For SpaceX employees, too, the momentary flight offered validation. For years, hundreds of the company's smartest engineers have worked on Starship, the spacecraft that may one day fly humans to Mars. NASA isn't paying SpaceX to build Starship. Rather, the extraordinary amount of time and money being put into Starship by SpaceX and the company's investors represents a huge bet on their talent—and its capacity to build the kinds of spaceships that no one has built before.
But it is one thing to draw up a vehicle on a white board, or on a computer. It is quite another thing to cut metal, to bring a vehicle into existence, and then finally to fly the vehicle. And so they hastily built Starhopper out of sheets of stainless steel. Finally, on Thursday night, they lit the candle and held their collective breaths.
This marked the first time SpaceX’s Starhopper vehicle has flown untethered. In early April, the hopper made two short, tethered “hops” of less than 1 meter off the launch pad. On July 16, after modifying the vehicle for additional testing, the company performed a five-second, full-duration static fire of the hopper’s single Raptor engine. About four minutes later, however, a secondary fireball briefly engulfed the engine and vehicle. Although this looked dramatic, the Starship prototype did not sustain significant damage.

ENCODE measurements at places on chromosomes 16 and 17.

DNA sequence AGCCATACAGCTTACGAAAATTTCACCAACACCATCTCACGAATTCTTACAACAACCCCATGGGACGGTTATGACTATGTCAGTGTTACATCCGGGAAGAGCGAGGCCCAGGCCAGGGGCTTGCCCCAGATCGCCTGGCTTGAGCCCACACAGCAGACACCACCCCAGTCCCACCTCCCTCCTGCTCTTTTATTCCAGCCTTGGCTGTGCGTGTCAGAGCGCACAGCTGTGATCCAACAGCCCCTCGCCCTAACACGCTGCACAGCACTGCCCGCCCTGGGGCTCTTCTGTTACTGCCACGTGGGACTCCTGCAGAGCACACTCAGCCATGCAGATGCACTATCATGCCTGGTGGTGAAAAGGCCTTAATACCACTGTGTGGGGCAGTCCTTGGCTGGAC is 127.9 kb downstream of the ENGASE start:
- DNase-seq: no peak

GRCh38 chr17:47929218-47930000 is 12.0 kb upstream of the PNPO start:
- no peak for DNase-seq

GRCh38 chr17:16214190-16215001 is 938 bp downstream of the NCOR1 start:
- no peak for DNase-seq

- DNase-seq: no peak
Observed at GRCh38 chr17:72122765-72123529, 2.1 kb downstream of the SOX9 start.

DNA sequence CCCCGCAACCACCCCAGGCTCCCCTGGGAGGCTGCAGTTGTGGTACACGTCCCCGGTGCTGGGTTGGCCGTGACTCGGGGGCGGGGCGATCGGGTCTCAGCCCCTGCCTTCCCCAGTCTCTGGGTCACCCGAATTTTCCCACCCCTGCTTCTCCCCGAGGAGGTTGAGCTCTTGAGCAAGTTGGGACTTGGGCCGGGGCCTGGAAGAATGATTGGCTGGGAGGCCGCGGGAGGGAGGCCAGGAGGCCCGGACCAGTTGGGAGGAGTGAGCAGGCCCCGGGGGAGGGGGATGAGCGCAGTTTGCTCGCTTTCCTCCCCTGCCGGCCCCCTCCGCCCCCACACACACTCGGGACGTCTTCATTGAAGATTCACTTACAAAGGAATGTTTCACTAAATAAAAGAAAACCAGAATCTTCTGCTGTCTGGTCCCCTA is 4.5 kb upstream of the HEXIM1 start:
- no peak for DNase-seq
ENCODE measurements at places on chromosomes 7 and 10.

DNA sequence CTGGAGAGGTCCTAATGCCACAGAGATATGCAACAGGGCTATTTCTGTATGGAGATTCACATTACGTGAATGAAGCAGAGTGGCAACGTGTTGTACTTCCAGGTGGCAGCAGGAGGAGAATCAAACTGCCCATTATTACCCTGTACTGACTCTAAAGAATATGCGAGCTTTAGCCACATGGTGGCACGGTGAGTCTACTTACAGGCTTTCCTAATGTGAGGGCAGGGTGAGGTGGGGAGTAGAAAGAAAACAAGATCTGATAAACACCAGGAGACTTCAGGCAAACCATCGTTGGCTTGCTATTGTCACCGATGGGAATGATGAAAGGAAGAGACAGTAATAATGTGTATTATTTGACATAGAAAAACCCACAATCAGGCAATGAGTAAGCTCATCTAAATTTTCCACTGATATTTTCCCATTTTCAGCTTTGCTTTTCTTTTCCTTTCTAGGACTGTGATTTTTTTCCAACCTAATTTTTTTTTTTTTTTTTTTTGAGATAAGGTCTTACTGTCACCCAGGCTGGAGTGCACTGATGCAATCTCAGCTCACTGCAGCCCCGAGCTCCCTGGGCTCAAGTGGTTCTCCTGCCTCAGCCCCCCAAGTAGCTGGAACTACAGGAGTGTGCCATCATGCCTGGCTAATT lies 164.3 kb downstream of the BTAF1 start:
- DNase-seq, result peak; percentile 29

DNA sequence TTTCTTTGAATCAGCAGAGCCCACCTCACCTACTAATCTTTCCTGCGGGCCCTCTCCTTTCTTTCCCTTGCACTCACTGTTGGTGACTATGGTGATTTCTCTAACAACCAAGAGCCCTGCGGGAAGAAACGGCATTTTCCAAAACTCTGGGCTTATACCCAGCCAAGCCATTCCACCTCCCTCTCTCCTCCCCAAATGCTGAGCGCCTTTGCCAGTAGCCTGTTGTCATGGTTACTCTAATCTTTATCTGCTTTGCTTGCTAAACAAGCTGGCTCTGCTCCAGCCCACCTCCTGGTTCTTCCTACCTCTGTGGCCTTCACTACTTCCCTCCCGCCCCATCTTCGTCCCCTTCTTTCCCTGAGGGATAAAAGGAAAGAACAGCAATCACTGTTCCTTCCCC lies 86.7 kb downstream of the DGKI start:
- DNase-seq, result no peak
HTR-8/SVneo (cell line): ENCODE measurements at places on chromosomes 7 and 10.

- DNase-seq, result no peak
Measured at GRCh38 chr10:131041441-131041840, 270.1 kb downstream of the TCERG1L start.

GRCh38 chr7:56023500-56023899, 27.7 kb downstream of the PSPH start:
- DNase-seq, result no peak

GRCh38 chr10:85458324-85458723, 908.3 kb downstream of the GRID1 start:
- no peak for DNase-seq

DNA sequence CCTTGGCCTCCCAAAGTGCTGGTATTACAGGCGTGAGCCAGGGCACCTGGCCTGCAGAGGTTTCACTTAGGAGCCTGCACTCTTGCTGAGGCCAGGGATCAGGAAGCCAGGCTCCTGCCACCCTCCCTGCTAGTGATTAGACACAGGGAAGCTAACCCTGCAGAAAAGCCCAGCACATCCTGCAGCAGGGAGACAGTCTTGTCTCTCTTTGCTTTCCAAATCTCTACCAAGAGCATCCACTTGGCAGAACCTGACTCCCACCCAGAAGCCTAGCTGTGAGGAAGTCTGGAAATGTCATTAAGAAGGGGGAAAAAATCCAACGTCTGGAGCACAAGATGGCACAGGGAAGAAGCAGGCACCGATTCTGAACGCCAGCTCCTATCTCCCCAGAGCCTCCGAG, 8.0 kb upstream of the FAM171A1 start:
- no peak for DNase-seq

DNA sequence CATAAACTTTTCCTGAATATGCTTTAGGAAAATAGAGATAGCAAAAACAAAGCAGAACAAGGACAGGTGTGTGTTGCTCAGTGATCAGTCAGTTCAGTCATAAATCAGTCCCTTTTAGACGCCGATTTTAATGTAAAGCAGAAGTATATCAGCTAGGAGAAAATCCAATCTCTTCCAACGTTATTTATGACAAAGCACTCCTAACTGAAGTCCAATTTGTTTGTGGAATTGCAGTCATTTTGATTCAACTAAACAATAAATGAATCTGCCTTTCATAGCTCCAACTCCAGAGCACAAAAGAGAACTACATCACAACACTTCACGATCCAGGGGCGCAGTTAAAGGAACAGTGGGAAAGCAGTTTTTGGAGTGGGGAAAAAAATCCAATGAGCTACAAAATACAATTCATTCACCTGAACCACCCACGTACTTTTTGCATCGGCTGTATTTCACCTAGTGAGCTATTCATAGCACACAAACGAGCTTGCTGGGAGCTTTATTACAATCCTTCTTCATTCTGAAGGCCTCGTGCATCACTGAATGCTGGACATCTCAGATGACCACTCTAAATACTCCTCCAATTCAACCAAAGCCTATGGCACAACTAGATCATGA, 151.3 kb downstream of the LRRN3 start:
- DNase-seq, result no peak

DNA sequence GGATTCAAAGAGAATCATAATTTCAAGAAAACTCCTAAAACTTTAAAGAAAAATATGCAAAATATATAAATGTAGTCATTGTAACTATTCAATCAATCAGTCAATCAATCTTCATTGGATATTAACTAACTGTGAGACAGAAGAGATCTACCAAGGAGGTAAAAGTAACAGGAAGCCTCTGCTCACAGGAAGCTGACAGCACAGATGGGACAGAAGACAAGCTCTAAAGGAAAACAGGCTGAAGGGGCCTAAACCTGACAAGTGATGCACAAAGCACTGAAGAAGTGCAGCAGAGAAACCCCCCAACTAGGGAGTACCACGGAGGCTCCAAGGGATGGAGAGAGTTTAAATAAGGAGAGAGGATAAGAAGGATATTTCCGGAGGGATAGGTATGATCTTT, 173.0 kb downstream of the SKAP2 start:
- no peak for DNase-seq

Since then, the company had been working toward Thursday evening’s test.
About three kilometers down Boca Chica Highway from the Starhopper launch site, SpaceX employees are busy working on Starship Mk 1, a more advanced prototype with similar dimensions to the actual Starship. Even after the “hop” test late Thursday, the spotlights were on at the build site, and the sounds of grinders and other machines could be heard. And so it goes every night.
At present, the vehicle in Texas is broken into two pieces. The top half includes the vehicle’s nose cone, and the aft section is composed of barrels that make up the fuselage. More barrels will be added, and then in the coming weeks the two sections will be mated. Musk has said the company intends to fly this Mk 1 vehicle within two or three months, with the goal of reaching an altitude of 20 or 30km later this year. It is not clear whether this orbital prototype will fly with three or six Raptor engines.